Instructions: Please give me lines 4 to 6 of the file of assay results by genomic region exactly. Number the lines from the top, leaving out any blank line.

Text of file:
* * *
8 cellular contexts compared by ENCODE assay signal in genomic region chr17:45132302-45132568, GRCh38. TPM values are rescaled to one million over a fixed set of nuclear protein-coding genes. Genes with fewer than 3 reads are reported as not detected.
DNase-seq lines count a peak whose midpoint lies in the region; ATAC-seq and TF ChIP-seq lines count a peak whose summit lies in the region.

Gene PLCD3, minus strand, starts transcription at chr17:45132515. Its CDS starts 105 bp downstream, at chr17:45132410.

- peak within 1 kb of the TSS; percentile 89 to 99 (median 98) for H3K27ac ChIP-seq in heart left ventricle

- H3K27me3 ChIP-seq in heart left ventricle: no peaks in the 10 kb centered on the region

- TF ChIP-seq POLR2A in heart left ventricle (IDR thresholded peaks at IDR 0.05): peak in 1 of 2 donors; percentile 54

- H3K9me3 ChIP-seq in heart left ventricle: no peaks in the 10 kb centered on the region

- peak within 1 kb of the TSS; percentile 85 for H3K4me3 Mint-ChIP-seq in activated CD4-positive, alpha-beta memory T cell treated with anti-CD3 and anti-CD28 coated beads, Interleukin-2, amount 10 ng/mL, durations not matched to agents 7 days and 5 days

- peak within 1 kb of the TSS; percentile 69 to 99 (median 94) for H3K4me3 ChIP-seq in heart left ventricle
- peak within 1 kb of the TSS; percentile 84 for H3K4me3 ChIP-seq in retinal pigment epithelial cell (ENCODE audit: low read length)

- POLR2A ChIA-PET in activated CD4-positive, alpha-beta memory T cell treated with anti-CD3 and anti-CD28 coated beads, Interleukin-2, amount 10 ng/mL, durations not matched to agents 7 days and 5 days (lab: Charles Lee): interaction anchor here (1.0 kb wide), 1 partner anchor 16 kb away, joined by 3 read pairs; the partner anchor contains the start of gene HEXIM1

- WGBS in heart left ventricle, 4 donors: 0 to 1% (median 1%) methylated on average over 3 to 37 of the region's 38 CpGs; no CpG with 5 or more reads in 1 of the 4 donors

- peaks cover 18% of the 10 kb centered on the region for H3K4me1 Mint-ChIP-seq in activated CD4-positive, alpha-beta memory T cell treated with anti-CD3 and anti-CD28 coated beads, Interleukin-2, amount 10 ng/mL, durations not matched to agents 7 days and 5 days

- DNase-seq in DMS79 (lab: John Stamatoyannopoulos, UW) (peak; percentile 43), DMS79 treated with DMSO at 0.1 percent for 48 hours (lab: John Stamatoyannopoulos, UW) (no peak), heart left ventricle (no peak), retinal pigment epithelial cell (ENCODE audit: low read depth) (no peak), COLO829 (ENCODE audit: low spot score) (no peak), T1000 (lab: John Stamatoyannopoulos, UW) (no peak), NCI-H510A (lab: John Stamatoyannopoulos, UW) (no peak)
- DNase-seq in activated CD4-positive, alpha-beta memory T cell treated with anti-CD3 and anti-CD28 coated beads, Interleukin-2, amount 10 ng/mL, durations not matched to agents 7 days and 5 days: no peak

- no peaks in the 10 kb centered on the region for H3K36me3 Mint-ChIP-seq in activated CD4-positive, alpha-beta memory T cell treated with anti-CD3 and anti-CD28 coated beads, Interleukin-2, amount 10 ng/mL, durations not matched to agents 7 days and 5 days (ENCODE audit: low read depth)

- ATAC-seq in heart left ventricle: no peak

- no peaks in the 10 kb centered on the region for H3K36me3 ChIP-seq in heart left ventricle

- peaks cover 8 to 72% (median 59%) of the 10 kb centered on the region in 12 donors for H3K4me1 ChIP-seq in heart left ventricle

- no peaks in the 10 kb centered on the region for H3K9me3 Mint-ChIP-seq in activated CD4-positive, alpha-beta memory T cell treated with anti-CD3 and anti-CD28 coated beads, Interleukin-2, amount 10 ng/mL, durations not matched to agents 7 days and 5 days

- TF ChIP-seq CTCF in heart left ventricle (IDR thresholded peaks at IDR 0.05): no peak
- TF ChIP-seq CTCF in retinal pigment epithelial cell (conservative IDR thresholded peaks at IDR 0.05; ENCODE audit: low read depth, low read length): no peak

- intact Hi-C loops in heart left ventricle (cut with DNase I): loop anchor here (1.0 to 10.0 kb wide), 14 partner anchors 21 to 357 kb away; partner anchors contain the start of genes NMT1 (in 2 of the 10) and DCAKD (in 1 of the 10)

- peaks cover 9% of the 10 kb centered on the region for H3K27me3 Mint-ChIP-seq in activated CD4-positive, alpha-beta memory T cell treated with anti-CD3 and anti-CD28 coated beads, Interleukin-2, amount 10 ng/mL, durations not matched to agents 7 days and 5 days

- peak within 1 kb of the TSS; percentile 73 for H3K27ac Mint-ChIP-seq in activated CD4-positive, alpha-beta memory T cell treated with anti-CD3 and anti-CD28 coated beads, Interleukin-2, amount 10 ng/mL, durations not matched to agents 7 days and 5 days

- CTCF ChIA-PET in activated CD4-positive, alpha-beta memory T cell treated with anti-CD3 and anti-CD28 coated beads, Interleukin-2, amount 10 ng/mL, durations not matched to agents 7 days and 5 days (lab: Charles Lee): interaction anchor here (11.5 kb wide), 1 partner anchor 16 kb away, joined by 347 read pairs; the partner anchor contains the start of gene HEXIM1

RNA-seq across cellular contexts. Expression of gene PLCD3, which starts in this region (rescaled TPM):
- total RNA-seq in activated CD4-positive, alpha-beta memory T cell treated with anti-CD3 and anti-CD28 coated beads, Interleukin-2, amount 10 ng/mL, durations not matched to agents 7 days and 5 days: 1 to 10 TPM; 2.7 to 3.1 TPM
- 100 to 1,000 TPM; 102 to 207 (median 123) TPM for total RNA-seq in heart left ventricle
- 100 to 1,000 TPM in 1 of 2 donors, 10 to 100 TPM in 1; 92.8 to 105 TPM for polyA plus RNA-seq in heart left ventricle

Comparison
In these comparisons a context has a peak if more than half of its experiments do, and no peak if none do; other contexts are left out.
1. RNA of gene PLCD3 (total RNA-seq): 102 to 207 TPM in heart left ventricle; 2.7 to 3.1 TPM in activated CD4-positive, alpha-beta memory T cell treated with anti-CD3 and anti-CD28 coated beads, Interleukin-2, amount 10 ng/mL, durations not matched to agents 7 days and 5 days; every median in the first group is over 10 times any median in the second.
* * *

- peak within 1 kb of the TSS; percentile 89 to 99 (median 98) for H3K27ac ChIP-seq in heart left ventricle

- H3K27me3 ChIP-seq in heart left ventricle: no peaks in the 10 kb centered on the region

- TF ChIP-seq POLR2A in heart left ventricle (IDR thresholded peaks at IDR 0.05): peak in 1 of 2 donors; percentile 54